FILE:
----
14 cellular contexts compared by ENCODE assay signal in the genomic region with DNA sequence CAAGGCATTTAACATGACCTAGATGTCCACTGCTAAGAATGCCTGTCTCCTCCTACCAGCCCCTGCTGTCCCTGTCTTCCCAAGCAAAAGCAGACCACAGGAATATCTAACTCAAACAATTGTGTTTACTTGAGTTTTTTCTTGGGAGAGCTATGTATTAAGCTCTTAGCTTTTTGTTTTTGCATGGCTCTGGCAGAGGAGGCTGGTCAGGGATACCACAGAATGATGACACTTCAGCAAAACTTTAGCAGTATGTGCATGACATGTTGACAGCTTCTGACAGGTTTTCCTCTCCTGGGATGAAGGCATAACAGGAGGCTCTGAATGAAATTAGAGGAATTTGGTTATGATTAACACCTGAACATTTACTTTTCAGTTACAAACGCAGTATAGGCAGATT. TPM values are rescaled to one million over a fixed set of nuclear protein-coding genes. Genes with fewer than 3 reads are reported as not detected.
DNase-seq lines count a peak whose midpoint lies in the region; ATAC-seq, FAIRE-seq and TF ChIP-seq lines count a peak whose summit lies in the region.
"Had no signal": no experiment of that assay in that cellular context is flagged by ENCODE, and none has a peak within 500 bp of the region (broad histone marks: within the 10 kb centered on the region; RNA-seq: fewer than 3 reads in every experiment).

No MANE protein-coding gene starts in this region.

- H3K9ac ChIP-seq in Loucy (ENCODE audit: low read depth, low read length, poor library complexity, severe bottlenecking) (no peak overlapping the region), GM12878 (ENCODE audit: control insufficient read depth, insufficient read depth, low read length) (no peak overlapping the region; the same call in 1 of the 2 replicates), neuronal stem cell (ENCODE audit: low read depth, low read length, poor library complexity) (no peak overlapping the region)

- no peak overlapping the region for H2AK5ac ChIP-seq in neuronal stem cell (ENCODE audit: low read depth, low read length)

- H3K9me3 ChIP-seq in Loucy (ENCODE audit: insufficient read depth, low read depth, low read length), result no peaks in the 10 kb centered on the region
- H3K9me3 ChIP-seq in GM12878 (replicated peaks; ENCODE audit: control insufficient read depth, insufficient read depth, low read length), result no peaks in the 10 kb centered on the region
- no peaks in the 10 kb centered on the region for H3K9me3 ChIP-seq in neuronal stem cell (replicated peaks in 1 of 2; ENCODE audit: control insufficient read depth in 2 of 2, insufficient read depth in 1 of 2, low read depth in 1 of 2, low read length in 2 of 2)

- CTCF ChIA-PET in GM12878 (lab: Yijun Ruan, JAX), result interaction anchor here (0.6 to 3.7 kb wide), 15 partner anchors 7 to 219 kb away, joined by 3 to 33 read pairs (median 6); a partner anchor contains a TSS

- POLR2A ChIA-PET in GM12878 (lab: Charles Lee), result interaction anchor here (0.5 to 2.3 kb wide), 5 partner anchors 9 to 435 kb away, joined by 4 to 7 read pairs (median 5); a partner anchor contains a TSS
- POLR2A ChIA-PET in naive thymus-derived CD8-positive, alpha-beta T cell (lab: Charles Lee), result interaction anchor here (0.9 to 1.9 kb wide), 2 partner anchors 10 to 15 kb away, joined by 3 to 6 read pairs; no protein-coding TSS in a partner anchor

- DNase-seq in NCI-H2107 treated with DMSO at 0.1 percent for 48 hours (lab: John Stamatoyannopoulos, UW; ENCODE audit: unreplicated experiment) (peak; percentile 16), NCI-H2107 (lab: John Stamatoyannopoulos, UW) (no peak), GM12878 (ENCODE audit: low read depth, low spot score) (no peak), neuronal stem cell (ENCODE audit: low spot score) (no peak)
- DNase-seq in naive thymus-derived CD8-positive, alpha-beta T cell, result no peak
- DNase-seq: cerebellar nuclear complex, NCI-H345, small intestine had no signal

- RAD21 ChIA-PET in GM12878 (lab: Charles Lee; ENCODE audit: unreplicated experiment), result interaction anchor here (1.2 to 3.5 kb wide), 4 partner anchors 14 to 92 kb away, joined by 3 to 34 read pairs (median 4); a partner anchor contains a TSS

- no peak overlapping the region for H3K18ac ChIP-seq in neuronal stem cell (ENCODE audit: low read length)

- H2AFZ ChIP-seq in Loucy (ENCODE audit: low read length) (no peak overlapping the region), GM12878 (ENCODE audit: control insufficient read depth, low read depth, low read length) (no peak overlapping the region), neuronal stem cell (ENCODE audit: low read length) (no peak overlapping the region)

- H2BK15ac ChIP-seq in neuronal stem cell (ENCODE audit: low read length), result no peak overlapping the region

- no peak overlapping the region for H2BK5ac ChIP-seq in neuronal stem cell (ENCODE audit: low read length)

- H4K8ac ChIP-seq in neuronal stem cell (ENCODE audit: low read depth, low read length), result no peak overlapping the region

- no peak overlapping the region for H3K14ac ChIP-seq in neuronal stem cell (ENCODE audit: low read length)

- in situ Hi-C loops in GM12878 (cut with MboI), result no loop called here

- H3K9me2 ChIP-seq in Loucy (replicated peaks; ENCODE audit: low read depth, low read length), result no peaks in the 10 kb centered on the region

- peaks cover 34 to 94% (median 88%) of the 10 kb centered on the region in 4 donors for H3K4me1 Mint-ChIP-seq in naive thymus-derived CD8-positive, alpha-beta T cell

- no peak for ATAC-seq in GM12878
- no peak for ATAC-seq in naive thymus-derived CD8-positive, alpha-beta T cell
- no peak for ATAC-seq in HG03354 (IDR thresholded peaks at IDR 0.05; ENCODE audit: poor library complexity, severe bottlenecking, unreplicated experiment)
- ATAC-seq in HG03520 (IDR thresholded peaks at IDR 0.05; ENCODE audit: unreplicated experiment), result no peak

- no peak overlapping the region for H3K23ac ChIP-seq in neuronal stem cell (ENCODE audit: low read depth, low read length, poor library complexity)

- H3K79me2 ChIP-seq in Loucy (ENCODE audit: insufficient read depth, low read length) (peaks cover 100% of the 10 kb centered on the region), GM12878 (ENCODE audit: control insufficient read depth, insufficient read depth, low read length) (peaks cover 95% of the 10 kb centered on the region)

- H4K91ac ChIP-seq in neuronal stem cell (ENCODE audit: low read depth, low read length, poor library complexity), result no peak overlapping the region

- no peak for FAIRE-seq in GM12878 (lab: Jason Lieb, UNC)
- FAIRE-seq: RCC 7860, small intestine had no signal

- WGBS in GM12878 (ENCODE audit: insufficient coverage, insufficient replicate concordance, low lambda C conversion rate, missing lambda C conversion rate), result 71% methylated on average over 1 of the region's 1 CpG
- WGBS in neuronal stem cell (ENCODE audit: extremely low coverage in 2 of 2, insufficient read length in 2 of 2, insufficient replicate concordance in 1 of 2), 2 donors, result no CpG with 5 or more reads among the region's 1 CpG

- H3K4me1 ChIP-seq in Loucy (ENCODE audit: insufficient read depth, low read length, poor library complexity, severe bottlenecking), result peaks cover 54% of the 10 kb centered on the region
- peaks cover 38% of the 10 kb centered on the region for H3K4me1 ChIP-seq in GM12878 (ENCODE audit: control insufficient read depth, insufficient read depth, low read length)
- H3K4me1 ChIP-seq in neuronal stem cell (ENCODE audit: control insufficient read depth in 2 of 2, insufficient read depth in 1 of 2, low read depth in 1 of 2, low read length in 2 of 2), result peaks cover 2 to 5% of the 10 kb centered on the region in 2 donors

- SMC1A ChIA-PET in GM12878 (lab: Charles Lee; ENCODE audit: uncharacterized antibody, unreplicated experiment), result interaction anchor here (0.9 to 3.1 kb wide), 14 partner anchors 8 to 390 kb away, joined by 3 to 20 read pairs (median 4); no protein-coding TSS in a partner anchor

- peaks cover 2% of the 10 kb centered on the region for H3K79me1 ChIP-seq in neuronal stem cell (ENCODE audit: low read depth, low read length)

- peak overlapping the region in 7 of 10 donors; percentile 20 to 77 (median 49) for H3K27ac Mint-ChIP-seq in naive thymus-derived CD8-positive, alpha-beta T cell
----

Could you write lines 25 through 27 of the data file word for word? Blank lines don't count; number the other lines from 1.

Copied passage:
- peaks cover 34 to 94% (median 88%) of the 10 kb centered on the region in 4 donors for H3K4me1 Mint-ChIP-seq in naive thymus-derived CD8-positive, alpha-beta T cell

- no peak for ATAC-seq in GM12878
- no peak for ATAC-seq in naive thymus-derived CD8-positive, alpha-beta T cell